Wednesday, 29 July 2015

At the very centre of the village

The other Sunday two teenagers, Hannah Whillis and Adam Blaikie joined Hilton Church in Inverness: baptised there as babies, they were now professing personal faith. In preparation the church’s excellent youth minister Jonathan Fraser led them through not a dry course in the implications of church membership, but what he called an ‘apprenticeship’ in following Jesus.

Adam Blaikie and Hannah Whillis

They committed over a ten week period to pray and study with Jonathan, and to get involved practically in acts of mercy, compassion, devotion, justice and worship: for example they helped at Highland Foodbank; talked about their faith with friends; Hannah wrote to prisoners; they both mentored Christians younger than themselves. At the end of the process, they had, Jonathan said, a template for following Jesus throughout the rest of their lives.

This month sees the 70th anniversary of the execution in a German prison camp of 39-year-old pastor and theologian Dietrich Bonhoeffer, who resisted the Nazis, helped form a Nazi-free breakaway church, served as a double agent, and (though initially a pacifist) was implicated in plots to assassinate Hitler. He also wrote deep, searching theology, including The Cost of Discipleship, a challenge to follow Jesus in difficult times.

His life reminds us that walking the road of discipleship as Adam and Hannah are doing calls for discernment. The German people in general embraced Hitler as the saviour who would restore their nation after the catastrophe of World War I and the ensuring Depression. Some Christians saw him as a God-given deliverer. One pastor allegedly said ‘Christ is come to us through Adolf Hitler.’

But from the very first, just after Hitler was appointed Chancellor in 1933, Bonhoeffer spoke of the danger of a Feuhrer (leader) becoming a verfeuhrer (mis-leader). And yet in time the Lutheran Church to which Bonhoeffer belonged was taken over by Nazi sympathisers.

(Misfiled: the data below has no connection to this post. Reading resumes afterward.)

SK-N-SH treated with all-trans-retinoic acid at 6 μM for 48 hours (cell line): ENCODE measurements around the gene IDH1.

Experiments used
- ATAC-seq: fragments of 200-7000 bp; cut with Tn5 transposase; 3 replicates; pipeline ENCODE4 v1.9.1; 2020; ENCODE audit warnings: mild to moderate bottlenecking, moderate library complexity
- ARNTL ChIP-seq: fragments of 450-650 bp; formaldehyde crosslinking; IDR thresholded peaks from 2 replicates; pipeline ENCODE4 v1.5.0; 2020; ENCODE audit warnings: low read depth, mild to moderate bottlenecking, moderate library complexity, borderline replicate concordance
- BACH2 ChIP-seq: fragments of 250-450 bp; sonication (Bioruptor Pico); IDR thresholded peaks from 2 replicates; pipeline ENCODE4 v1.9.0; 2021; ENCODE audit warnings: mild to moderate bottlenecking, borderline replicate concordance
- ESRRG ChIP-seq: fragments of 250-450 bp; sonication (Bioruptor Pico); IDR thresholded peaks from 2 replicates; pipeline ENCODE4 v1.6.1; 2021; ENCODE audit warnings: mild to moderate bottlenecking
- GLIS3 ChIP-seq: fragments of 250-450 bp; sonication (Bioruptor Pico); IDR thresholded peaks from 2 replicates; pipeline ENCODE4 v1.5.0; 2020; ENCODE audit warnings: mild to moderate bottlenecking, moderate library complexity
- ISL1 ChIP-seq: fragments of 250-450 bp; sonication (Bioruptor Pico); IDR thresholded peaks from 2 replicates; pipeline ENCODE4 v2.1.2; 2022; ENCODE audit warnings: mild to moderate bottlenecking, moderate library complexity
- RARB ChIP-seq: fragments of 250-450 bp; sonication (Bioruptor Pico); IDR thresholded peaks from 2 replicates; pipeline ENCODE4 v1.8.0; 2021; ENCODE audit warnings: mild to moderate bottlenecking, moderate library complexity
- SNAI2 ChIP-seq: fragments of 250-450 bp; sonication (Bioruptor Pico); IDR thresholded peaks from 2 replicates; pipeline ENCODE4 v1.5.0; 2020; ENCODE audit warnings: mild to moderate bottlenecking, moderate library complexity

We protest that we wouldn’t have been so short-sighted. The sober truth is that most of us would. And so we must reflect on the leaders and ideas we set store by as Christians.

It’s easy in our fear to brush aside all new things, and cling to what we think we know. To do this is to risk rejecting Christ as he comes to us in new ideas and new perspectives. But it’s easy too to deludedly follow a verfeuhrer, welcoming ideas and embracing visionaries as coming from Christ when in fact he disowns them.

I’m concerned this election time at the bitterness of some social media posts about the campaign which latch on to certain leaders as saviours, and demonise the rest. Ultimately, only the grace of Christ can change the spirit of a nation. The most powerful among us are as children, confused and perplexed.

Bonhoeffer recognised that there were good people on both sides of the debate in German and in his book Ethics he writes to those perplexed about the ideas they should run with that ‘if a man asks humbly, God will give him certain knowledge of his will.’ (For all his clarity of thought he was a man of his time when it came to non-inclusive language!)

Discipleship, according to Bonhoeffer also requires engagement in all the areas Jonathan led Hannah and Adam through. And the extent of our obedience to God is a measure of the genuineness of our faith – ‘only he who is obedient believes’; ‘Christianity without discipleship is always Christianity without Christ.’

Faith must express itself, Bonhoeffer argues. If our faith is real we will not be content to corral it in our hearts and minds while the rest of our living is indistinguishable from those around us.

‘The church stands, not on the boundaries where human powers give out, but in the middle of the village.’ Not a last resort we turn to when we’ve run out of ideas, but in the very centre of the community modelling new ways of thinking and acting. In foodbanks and prisons and market squares, not just comforting victims of injustice and violence, but driving ‘a spoke into the wheel’ of unjust systems.

Speaking personally, the word ‘discipleship’ makes me cringe because of memories of books and courses and hoops to jump through. But the idea of loving, responding to, saying ‘Yes’ to Jesus and thus making my part of the world a better place: this, I gladly embrace.

Adam and Hannah are walking into an ever-changing future, but discipleship remains the same: openness to the living Jesus, God-given discernment, engagement with the world. Bonhoeffer warns humourously:  ‘I fear that Christians who stand on earth on only one leg will stand in heaven on one leg too.’  Those who will embrace the world to come with the most joy are those who have, in this dimension, been at the very centre of the village.